By Angelo Lopez on December 20, 2008
"Let me give you a word of the philosophy of reforms. The whole history of the progress of human liberty shows that all concessions yet made to her august claims have been born of struggle... If there is no struggle there is no progress. Those who profess to favor freedom and yet deprecate agitation, are men who want crops without plowing up the ground. They want rain without thunder and lightning. They want the ocean without the awful roar of its many waters. The struggle may be a moral one; or it may be a physical one; or it may be both moral and physical, but it must be a struggle. Power concedes nothing without a demand. It never did and it never will..." (Frederick Douglass)
Last month, when Obama made his victory speech in Chicago, I was deeply touched at the sight of so many older African Americans in tears of joy. Though I was happy for Obama's victory, it must've had a special meaning for many older African Americans that it wouldn't have for me, especially for those who lived through the civil rights era and before. The election of Barack Obama wouldn't have had happened without the hard work and courage of past civil rights activists to fight for racial equality and to challenge the racism of American society. At the final stretch of the election season, a book by Philip Dray was released in bookstores about the first black Congressmen in the United States. This book, Capitol Men: The Epic Story of Reconstruction Through the Lives of the First Black Congressmen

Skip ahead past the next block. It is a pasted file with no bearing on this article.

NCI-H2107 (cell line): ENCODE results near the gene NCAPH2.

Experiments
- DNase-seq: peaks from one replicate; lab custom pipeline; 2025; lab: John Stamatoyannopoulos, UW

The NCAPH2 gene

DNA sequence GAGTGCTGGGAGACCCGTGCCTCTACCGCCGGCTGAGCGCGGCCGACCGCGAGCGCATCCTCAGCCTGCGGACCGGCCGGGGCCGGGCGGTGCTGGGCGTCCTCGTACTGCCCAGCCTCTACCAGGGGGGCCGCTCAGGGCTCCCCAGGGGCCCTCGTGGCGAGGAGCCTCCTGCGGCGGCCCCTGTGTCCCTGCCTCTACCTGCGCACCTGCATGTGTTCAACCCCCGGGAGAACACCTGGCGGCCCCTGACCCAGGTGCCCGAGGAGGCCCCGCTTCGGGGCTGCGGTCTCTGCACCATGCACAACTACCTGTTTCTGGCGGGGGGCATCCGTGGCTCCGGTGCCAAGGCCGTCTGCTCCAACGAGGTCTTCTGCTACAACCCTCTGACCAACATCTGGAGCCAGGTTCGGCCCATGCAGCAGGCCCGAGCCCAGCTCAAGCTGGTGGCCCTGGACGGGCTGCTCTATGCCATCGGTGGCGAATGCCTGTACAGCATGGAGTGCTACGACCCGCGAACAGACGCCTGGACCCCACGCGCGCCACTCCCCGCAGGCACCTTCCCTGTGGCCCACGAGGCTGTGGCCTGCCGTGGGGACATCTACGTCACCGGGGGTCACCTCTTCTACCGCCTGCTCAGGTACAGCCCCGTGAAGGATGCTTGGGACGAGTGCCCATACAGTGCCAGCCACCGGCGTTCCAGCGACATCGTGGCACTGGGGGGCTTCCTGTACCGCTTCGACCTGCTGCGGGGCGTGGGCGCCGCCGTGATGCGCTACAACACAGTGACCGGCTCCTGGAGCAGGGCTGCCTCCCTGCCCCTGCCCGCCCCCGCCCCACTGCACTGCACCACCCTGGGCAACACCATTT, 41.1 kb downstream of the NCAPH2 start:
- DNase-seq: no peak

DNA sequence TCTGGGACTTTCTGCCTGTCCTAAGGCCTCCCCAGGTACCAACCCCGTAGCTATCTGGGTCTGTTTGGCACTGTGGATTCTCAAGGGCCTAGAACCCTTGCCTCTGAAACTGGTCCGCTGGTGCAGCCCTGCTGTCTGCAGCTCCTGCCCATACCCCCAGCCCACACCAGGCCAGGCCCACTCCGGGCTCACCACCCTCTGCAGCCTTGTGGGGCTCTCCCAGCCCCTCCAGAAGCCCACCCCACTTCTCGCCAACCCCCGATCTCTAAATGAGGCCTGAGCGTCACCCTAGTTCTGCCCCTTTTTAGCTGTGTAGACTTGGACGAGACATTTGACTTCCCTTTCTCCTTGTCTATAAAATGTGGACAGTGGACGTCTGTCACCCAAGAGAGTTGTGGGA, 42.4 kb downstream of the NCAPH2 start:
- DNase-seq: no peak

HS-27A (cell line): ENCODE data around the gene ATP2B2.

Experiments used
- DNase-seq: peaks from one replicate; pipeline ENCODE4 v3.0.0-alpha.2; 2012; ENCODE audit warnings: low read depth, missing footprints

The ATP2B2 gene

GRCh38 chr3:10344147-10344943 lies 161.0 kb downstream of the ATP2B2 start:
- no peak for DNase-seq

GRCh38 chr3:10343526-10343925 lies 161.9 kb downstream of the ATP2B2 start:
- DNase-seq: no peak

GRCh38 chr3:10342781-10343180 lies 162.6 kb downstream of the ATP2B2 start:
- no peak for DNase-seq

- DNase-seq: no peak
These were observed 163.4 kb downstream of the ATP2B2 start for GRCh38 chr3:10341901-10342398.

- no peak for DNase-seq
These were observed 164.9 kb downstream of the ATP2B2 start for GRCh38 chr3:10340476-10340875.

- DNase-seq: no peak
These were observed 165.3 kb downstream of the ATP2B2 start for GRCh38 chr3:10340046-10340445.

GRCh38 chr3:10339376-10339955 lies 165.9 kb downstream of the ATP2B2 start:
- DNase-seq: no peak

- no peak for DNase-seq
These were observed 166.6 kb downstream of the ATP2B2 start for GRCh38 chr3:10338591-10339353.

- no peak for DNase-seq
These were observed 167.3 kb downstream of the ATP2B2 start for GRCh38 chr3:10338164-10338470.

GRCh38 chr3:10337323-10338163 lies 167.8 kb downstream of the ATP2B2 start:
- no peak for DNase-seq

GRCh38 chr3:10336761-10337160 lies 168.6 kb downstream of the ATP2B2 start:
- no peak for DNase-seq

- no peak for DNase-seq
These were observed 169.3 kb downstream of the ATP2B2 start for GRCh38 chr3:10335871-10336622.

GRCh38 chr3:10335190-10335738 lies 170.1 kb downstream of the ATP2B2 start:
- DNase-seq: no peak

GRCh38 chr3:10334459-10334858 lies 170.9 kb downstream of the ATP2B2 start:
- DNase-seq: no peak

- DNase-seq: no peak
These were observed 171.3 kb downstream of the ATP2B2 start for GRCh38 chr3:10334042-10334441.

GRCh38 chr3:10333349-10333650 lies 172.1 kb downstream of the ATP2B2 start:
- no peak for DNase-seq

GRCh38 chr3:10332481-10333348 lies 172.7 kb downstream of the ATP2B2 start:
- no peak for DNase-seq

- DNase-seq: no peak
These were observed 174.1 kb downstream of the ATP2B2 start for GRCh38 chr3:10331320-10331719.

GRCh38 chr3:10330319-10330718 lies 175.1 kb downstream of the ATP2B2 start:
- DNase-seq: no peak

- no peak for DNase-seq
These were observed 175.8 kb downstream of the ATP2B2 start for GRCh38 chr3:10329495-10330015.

, describes the seven Congressmen and the conditions they faced during the Reconstruction.
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By Shari L. Wilson on December 16, 2008
It's been a long time since I actually sat down and read a book. Not the newspaper, not a magazine, not because I had to--but an actual book, cover to cover. What book kept my attention long enough to ignore potential distractions? (It helps to turn off the tv.) It was The Green Collar Economy: How One Solution Can Fix Our Two Biggest Problems by Van Jones.
Jones, a community activist in Oakland, CA, is working to build a Green Growth Alliance based on a clean energy economy. As he points out, the jobs needed in the new economy will not all require a four-year college education. President-elect Obama has been talking in similar tones about his priorities once in office. So how do we get there? Are we ready and willing to focus on low income and people of color communities?
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